Why the series you liked didn't return for another season

Amazon Prime saw Panchayat and Mirzapur return for a third season this year.   (X)
Amazon Prime saw Panchayat and Mirzapur return for a third season this year. (X)

Summary

  • It is cheaper to make a new show, which is why India still lags behind western markets where it is common for shows to be brought back bigger and grander over several years, say experts

NEW DELHI : Despite the success of multiple seasons of web originals such as Panchayat, Mirzapur, Gullak and Aarya, streaming platforms remain picky when it comes to green-light new seasons in India.

According to executives and producers, not more than 10% of the overall slate across streaming platforms is green-lit for renewal.

Industry experts say the returning seasons are likely to be costlier and it is tough to convince makers to spend more, given low subscription and advertising numbers in the country. In fact, it is cheaper to make a new show, which is why India still lags behind Western markets, where it is common for shows to be brought back bigger and grander over several years.

Also Read: Ad-driven slates are a strong focus for OTT platforms as initial efforts pay off

Multiple factors

“The decision to renew a show depends on multiple factors. We closely evaluate audience engagement metrics, including viewership numbers and social-media interactions. Feedback from critics and our subscribers plays a significant role. Generally, a select number of shows that resonate deeply with our audience and generate substantial buzz are considered for subsequent seasons," said Manish Kalra, chief business officer of ZEE5 India.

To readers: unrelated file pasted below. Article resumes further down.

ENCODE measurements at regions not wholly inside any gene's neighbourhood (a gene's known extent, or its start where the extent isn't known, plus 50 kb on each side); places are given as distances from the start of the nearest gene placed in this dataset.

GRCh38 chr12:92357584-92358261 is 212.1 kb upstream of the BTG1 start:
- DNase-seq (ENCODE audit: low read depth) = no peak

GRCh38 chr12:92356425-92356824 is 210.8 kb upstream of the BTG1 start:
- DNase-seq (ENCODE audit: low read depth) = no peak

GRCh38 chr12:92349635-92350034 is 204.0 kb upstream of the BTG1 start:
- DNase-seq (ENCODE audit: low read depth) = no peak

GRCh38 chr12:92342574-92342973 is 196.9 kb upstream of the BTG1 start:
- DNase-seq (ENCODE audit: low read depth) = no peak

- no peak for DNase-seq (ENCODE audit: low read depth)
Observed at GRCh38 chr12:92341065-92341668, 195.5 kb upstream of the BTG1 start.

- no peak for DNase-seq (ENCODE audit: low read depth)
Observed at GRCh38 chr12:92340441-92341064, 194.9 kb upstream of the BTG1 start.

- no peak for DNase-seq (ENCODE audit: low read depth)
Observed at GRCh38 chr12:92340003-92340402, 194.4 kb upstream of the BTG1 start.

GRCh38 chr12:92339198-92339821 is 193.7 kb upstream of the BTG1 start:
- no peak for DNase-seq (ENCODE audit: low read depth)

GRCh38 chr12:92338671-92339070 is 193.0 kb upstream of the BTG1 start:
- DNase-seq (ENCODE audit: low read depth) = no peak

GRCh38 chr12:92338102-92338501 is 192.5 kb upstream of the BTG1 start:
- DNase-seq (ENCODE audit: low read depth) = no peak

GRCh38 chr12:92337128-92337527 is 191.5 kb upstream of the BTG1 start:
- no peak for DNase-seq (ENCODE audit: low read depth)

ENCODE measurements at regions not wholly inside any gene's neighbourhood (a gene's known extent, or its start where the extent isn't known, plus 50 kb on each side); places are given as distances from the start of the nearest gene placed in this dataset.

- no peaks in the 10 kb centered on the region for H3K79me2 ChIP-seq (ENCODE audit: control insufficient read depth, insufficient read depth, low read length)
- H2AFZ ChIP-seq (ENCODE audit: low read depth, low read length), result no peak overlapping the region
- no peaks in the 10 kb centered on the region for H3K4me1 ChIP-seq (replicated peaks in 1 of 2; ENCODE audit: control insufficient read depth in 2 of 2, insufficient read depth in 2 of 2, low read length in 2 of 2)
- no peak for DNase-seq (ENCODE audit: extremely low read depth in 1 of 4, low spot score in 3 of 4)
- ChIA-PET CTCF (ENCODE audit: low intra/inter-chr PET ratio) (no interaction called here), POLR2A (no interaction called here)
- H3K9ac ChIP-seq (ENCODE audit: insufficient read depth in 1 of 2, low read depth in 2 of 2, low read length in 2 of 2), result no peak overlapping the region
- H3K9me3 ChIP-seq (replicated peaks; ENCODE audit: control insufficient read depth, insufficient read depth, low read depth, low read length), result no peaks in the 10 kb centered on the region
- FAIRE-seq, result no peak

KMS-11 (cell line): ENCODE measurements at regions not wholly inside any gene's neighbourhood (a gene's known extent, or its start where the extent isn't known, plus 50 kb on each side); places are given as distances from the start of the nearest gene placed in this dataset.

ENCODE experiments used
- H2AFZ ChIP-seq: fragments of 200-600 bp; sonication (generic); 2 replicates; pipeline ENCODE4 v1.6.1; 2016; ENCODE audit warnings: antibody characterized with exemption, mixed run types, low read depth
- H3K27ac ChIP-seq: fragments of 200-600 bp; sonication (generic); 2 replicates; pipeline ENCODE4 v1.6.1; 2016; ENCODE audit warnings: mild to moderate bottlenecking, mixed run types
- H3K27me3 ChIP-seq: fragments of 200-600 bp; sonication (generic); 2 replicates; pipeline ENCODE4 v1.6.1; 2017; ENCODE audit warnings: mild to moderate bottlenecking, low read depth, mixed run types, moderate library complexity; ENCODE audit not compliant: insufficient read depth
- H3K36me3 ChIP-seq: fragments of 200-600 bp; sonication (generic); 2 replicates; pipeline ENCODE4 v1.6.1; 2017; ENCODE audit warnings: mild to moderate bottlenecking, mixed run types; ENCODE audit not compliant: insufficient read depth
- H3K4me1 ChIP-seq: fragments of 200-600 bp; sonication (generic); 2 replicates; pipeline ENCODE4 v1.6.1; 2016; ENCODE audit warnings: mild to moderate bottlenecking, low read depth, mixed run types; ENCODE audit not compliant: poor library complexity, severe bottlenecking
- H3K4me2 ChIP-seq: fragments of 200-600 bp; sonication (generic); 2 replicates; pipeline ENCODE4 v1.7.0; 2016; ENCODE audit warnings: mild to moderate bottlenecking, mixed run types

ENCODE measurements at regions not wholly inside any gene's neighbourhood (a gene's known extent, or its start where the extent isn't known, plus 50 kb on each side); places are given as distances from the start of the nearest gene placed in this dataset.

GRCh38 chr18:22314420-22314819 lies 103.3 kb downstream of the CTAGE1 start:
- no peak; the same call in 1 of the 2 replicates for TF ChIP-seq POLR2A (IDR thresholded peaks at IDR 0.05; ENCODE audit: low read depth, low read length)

In Western markets, the dynamics of content creation and consumption may vary. However, it is important for the markets to balance audience expectations and production viability, Kalra said, adding that ZEE5 has released sequels for shows such as Rangbaaz, The Broken News, Mithya, Sunflower and Silence.

A senior producer working on web originals said sequels that are approved are a combination of what has worked with audiences and what helps build perception for the platform. “SVoD (subscription video on demand) shows are anyway loss leaders for any platform but it is difficult to justify investment worth crores on the next season of a show that has not made any money in the first place," the producer said.

Also Read: OTT platforms ride on foreign markets for returns from big-budget titles

Karan Taurani, senior vice-president at Elara Capital Ltd, said out of every 10 shows, only five—one or two of which may have actually clicked with the audience—may be renewed by a platform. “In the West, things are different because the audience has leapfrogged by several years, and there are far more established franchises. In India, things are still in try-and-test mode."

Franchises are important 

However, platform heads are cognizant of the importance of creating franchises. Soumya Mukherjee, chief operating officer of Bengali streaming service Hoichoi, said the early days of streaming in India are over, and services must create characters that can stay with audiences for a long time. However, that isn’t really the case across the industry.

Also Read: Popular faces, TV franchises top OTT charts as platforms hook mass audiences

“Unless a content piece is critically disliked, a platform usually produces a second season because a lot is invested in marketing an original web series. Moreover, OTT (over-the-top) platforms have very diverse audiences, and a faction always likes a particular content piece. A second or a third season benefits from day one traction and marketing," said Ujjwal Mahajan, co-founder of Chaupal, a platform specializing in Punjabi, Haryanvi and Bhojpuri content.

“Third seasons are goldmines, and it is on the back of these blockbuster series that an OTT platform becomes a part of dinner-table conversations," Mahajan added.

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